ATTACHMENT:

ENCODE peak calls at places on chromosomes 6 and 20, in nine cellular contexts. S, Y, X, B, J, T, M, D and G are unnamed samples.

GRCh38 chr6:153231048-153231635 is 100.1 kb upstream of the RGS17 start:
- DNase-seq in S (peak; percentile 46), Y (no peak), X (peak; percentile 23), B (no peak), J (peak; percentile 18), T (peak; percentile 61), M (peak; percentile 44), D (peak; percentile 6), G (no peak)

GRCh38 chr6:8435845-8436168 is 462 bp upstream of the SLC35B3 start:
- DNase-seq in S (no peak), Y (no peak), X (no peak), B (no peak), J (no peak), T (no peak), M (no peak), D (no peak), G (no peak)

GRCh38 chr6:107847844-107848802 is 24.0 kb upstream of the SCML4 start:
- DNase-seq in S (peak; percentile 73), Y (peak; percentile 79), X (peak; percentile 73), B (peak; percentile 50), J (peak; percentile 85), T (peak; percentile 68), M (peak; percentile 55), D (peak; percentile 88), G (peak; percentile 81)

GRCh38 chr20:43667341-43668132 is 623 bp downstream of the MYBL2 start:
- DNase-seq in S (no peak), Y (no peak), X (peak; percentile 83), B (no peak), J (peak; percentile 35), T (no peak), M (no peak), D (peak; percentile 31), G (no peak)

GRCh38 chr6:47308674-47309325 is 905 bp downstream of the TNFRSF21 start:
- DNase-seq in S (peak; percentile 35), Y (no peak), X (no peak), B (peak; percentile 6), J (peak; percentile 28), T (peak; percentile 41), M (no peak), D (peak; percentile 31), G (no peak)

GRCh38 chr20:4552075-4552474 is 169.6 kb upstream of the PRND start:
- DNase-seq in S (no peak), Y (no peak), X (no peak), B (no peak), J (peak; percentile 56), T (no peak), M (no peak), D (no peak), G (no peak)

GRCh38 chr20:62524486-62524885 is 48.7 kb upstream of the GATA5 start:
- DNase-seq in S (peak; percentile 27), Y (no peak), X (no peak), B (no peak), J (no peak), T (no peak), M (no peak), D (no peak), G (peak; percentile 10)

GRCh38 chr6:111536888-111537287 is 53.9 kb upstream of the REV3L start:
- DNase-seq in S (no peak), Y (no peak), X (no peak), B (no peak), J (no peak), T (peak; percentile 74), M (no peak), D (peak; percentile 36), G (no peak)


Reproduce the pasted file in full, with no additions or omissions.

ENCODE peak calls at places on chromosomes 6 and 20, in nine cellular contexts. S, Y, X, B, J, T, M, D and G are unnamed samples.

GRCh38 chr6:153231048-153231635 is 100.1 kb upstream of the RGS17 start:
- DNase-seq in S (peak; percentile 46), Y (no peak), X (peak; percentile 23), B (no peak), J (peak; percentile 18), T (peak; percentile 61), M (peak; percentile 44), D (peak; percentile 6), G (no peak)

GRCh38 chr6:8435845-8436168 is 462 bp upstream of the SLC35B3 start:
- DNase-seq in S (no peak), Y (no peak), X (no peak), B (no peak), J (no peak), T (no peak), M (no peak), D (no peak), G (no peak)

GRCh38 chr6:107847844-107848802 is 24.0 kb upstream of the SCML4 start:
- DNase-seq in S (peak; percentile 73), Y (peak; percentile 79), X (peak; percentile 73), B (peak; percentile 50), J (peak; percentile 85), T (peak; percentile 68), M (peak; percentile 55), D (peak; percentile 88), G (peak; percentile 81)

GRCh38 chr20:43667341-43668132 is 623 bp downstream of the MYBL2 start:
- DNase-seq in S (no peak), Y (no peak), X (peak; percentile 83), B (no peak), J (peak; percentile 35), T (no peak), M (no peak), D (peak; percentile 31), G (no peak)

GRCh38 chr6:47308674-47309325 is 905 bp downstream of the TNFRSF21 start:
- DNase-seq in S (peak; percentile 35), Y (no peak), X (no peak), B (peak; percentile 6), J (peak; percentile 28), T (peak; percentile 41), M (no peak), D (peak; percentile 31), G (no peak)

GRCh38 chr20:4552075-4552474 is 169.6 kb upstream of the PRND start:
- DNase-seq in S (no peak), Y (no peak), X (no peak), B (no peak), J (peak; percentile 56), T (no peak), M (no peak), D (no peak), G (no peak)

GRCh38 chr20:62524486-62524885 is 48.7 kb upstream of the GATA5 start:
- DNase-seq in S (peak; percentile 27), Y (no peak), X (no peak), B (no peak), J (no peak), T (no peak), M (no peak), D (no peak), G (peak; percentile 10)

GRCh38 chr6:111536888-111537287 is 53.9 kb upstream of the REV3L start:
- DNase-seq in S (no peak), Y (no peak), X (no peak), B (no peak), J (no peak), T (peak; percentile 74), M (no peak), D (peak; percentile 36), G (no peak)